November 8, 2000 by Gary Mortenson
Darrel Robertson posts strong showing at Cypress Gardens, again
CYPRESS GARDENS, Fla. - Pro Greg Hackney of Oak Ridge, La., battled heavy fishing pressure, congested waterways and lower-than-expected stringer weights to capture the overall lead in the 2000 EverStart Series Invitational Challenge.
Hackney, who brought in a solid first-day total of 13 pounds, 7 ounces, said the relatively small size of the lakes featured in this year's tournament made for some very difficult fishing.
"It's really tough out there," Hackney said. "There are a lot of boats fishing in the same area and you have to make sure that you don't become distracted. The lakes aren't very large and there's going to be a lot of fishing pressure these first two days. And I'll tell you what, it's not going to get any easier tomorrow."
Hackney said that although he was pleased to have the lead after day one, he doesn't plan on letting up at all in tomorrow's event.
"There are no secrets on this lake and that's why you have to keep plugging along," he said. "I feel like it's going to take 18 (total) pounds to make Friday's cut. And I'd like to have 8 or 9 pounds for sure tomorrow. I'm definitely not going to slack off because I really want to make the top 10."
Pro Darrel Robertson, one of the biggest clutch performers on the FLW Tour in the last two years, said that the EverStart Challenge is as difficult as any tournament he's ever fished in.
"It's just as hard to win here as it is on the FLW Tour," said Robertson, who recorded a second-place finish after day one with a catch of 12 pounds, 10 ounces. "This place is tough to fish. Nobody is guaranteed a bite here."
Robertson, a native of Jay, Okla., continued his string of successful visits to Cypress Gardens - the same place where he won the richest bass fishing tournament in history, a $600,000 first-place check at the 1999 Ranger Millennium M1 Championship.
"I feel pretty comfortable here," said Robertson of his success at Cypress Gardens. "I like the fall pattern. And once you figure out what the fish are feeding on, you can catch them."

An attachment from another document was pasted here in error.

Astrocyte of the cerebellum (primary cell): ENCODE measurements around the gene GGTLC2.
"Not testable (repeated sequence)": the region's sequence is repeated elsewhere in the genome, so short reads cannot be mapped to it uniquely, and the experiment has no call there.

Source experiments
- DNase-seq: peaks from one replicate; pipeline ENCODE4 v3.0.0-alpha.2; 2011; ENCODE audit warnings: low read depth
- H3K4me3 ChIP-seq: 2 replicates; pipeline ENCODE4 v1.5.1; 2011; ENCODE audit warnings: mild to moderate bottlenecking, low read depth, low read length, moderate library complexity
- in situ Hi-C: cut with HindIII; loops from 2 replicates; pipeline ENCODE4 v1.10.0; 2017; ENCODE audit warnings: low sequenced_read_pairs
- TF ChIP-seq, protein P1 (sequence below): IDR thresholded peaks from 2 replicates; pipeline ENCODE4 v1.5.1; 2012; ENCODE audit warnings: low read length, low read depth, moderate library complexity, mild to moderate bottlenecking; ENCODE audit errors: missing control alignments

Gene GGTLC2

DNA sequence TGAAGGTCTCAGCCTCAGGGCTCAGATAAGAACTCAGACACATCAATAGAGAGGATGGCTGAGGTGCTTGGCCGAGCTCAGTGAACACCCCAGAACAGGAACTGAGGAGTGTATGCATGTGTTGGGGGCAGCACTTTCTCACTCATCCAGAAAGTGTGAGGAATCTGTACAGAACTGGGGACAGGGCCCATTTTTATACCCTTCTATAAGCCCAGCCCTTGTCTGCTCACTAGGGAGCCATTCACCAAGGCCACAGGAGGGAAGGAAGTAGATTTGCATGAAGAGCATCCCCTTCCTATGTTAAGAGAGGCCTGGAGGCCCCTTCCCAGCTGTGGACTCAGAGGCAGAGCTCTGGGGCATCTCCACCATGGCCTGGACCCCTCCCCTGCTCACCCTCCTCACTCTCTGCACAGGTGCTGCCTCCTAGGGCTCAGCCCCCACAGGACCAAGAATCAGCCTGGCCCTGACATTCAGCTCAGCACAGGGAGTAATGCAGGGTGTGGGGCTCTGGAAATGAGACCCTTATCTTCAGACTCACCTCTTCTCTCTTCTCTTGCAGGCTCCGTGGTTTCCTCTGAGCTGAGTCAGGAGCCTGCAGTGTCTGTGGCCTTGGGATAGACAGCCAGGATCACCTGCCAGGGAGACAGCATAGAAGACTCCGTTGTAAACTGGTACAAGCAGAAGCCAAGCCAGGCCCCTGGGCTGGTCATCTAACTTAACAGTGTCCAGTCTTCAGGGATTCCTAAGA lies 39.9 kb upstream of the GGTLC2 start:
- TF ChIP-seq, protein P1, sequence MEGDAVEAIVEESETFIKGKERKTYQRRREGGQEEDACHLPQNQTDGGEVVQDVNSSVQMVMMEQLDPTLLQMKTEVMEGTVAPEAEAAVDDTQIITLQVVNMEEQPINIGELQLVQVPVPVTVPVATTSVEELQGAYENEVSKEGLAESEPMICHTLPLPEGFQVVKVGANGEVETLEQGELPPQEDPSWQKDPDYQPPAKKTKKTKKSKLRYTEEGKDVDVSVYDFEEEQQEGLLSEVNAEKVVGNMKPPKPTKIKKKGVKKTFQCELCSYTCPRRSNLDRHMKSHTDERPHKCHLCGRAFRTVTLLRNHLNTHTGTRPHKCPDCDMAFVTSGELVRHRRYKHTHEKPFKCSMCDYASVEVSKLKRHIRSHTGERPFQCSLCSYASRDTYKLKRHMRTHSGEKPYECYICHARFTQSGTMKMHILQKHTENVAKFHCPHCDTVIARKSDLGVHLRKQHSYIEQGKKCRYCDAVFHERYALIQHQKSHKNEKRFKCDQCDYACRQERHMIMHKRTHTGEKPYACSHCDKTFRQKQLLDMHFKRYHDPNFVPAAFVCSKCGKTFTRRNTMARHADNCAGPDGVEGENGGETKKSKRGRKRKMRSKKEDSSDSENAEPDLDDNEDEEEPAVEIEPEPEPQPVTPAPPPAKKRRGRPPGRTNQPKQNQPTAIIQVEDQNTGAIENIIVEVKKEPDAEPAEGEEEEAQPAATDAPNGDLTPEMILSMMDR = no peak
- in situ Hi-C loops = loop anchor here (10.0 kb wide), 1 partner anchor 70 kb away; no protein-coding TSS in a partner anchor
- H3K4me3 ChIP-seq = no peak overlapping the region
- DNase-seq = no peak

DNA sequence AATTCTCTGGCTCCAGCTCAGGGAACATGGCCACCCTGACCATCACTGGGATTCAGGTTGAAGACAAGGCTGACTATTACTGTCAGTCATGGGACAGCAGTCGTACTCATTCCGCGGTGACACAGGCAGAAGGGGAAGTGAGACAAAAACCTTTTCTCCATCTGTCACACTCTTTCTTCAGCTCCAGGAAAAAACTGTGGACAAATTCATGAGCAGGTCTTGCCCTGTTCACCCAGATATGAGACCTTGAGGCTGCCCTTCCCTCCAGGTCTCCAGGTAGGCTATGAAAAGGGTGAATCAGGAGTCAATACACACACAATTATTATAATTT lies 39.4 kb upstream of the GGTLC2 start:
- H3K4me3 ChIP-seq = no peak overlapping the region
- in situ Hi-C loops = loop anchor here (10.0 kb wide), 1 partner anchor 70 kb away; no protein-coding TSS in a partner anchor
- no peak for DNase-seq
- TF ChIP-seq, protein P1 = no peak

Robertson said that he plans to continue to fish in the general vicinity of the lucrative fishing holes he uncovered during the M1 Millennium tournament last year.
"I plan on fishing in roughly the same place," he said. "I think I've got to catch 6 to 8 pounds tomorrow to make the cut."
David Curtis of Trinity, Texas, was in third place in the Pro Division after day one with a catch of 11 pounds, 6 ounces. Jason Quinn of Lake Wylie of S.C. was in fourth place with a catch of 10 pounds, 6 ounces. And Mike Gough of Gainesville, Fla., rounded out the top five with a catch of 9 pounds, 15 ounces.
Jim Forshee of Lexington, Ky., won $750 for catching the largest bass of the day - 5 pounds, 15 ounces - in the Pro Division.
Co-Angler Division extremely tight after day one
With day-one totals already accounted for, the top five anglers found themselves separated by a mere two pounds heading into Thursday's competition. By day's end, Randy Fraser of High Ridge, Mo., had the overall lead with a catch of 8 pounds, 15 ounces. Scott Sanders of Cataula, Ga., finished in second place with a catch of 7 pounds, 6 ounces. Sanders also claimed a $600 check for catching the largest bass of the day - 6 pounds, 8 ounces - in the Co-Angler Division.
Mike Russell of Breese, Ill., finished in third place with a catch of 7 pounds, 2 ounces. Stephen Coulter of Heath, Ohio, was in fourth place with a catch of 7 pounds, 1 ounce. George Anders of Pineville, La., rounded out the top five with a catch of 6 pounds, 15 ounces.
Thursday's competition begins with a 7 a.m. takeoff at Cypress Gardens on Lake Summit.
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